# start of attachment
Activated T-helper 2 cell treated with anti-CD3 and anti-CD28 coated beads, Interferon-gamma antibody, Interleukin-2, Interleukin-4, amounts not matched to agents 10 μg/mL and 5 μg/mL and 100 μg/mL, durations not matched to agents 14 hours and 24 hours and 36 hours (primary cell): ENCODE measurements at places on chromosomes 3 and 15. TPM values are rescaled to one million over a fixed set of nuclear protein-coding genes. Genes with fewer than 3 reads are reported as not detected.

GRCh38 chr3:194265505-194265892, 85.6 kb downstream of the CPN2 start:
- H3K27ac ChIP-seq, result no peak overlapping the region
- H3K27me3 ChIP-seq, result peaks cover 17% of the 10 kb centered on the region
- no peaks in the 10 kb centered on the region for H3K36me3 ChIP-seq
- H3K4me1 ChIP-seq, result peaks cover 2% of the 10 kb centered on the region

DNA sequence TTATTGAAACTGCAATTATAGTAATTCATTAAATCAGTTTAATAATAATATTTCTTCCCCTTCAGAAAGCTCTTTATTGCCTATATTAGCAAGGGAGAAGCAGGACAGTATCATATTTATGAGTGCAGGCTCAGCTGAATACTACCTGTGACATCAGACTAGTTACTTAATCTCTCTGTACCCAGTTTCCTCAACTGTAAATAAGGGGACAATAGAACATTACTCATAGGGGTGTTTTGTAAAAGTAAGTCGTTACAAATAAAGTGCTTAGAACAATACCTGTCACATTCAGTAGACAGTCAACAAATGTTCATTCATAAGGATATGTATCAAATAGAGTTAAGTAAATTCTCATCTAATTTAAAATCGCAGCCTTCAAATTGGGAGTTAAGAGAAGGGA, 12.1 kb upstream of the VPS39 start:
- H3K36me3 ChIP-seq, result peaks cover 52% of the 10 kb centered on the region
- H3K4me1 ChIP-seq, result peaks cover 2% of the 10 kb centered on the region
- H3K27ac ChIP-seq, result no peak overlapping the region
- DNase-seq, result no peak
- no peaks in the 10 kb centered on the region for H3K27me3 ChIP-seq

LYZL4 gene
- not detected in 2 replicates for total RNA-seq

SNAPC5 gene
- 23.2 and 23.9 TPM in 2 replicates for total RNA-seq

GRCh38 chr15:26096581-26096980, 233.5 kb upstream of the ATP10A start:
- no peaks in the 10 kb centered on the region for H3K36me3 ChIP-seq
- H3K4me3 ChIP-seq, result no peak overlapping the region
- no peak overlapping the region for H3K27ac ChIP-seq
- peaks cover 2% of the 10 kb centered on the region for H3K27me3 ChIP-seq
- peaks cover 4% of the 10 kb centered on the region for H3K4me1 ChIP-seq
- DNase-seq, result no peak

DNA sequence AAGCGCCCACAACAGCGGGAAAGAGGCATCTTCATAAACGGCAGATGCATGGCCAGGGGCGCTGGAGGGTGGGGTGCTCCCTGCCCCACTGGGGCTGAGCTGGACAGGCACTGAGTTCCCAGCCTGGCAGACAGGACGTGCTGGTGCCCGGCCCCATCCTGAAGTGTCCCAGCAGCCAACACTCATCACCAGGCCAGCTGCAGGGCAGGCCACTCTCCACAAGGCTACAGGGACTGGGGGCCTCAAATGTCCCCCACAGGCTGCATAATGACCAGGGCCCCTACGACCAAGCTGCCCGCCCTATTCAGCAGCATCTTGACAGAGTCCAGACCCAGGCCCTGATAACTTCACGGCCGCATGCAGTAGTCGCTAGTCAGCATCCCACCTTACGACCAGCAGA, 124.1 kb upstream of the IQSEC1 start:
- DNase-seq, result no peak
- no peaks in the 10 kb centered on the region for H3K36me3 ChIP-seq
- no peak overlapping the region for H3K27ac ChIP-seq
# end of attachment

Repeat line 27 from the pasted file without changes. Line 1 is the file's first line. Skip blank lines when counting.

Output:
- no peak overlapping the region for H3K27ac ChIP-seq